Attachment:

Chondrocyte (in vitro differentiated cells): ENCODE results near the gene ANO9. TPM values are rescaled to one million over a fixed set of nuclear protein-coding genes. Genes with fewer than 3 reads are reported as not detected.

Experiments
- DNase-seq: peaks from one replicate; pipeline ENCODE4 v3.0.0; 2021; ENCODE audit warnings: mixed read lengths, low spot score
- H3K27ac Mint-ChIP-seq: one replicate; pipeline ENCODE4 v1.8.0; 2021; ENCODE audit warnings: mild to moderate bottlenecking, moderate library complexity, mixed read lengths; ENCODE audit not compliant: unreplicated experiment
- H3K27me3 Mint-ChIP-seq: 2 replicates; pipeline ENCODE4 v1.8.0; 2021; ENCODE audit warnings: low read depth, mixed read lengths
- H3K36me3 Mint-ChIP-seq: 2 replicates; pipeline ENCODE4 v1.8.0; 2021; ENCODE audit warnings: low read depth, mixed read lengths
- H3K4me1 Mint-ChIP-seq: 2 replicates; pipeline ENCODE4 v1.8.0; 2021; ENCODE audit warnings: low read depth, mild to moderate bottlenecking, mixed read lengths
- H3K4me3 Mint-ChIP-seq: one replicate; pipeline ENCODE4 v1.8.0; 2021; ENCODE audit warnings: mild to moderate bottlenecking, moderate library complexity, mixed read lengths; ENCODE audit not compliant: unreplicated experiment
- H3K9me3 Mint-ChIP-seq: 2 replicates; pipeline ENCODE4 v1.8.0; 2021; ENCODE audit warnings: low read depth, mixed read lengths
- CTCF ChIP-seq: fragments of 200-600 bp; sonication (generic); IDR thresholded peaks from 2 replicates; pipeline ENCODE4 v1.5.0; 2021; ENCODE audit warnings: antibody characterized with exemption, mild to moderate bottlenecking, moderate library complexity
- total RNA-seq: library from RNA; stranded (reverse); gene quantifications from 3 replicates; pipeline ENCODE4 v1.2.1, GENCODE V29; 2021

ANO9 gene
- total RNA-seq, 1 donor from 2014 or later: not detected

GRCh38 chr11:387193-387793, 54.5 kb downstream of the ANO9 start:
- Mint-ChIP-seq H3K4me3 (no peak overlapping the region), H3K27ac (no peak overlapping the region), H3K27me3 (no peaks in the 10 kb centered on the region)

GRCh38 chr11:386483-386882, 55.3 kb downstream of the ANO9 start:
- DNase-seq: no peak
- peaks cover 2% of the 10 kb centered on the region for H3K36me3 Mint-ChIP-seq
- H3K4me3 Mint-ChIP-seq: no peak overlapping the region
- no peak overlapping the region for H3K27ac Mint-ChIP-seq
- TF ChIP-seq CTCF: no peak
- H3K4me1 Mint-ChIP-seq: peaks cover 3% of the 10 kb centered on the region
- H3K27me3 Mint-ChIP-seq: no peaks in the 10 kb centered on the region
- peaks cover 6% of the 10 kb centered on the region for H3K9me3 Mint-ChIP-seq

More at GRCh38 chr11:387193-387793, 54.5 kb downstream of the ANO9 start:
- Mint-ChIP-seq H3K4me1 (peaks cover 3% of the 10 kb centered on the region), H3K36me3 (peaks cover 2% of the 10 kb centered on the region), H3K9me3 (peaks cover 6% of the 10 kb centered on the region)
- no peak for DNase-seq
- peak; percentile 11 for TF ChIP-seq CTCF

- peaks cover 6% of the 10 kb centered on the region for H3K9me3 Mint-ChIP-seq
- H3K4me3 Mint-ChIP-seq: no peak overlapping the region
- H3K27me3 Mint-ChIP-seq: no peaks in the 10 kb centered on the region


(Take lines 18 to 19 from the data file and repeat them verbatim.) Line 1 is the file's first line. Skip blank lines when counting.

- peaks cover 2% of the 10 kb centered on the region for H3K36me3 Mint-ChIP-seq
- H3K4me3 Mint-ChIP-seq: no peak overlapping the region